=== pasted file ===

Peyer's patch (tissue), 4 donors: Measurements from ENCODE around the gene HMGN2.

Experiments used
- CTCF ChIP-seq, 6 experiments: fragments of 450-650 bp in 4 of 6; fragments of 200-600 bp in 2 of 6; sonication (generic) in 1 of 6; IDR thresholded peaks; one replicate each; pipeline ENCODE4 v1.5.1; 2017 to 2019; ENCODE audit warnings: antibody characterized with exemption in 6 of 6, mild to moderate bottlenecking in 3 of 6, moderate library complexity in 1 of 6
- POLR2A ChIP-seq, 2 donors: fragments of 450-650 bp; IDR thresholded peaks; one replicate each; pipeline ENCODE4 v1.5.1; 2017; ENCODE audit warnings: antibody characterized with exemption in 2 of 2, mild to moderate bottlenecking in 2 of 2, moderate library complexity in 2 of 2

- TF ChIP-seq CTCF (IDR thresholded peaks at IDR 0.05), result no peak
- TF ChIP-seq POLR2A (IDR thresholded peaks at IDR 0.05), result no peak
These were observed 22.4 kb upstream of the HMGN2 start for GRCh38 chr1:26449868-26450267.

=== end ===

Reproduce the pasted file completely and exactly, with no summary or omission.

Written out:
Peyer's patch (tissue), 4 donors: Measurements from ENCODE around the gene HMGN2.

Experiments used
- CTCF ChIP-seq, 6 experiments: fragments of 450-650 bp in 4 of 6; fragments of 200-600 bp in 2 of 6; sonication (generic) in 1 of 6; IDR thresholded peaks; one replicate each; pipeline ENCODE4 v1.5.1; 2017 to 2019; ENCODE audit warnings: antibody characterized with exemption in 6 of 6, mild to moderate bottlenecking in 3 of 6, moderate library complexity in 1 of 6
- POLR2A ChIP-seq, 2 donors: fragments of 450-650 bp; IDR thresholded peaks; one replicate each; pipeline ENCODE4 v1.5.1; 2017; ENCODE audit warnings: antibody characterized with exemption in 2 of 2, mild to moderate bottlenecking in 2 of 2, moderate library complexity in 2 of 2

- TF ChIP-seq CTCF (IDR thresholded peaks at IDR 0.05), result no peak
- TF ChIP-seq POLR2A (IDR thresholded peaks at IDR 0.05), result no peak
These were observed 22.4 kb upstream of the HMGN2 start for GRCh38 chr1:26449868-26450267.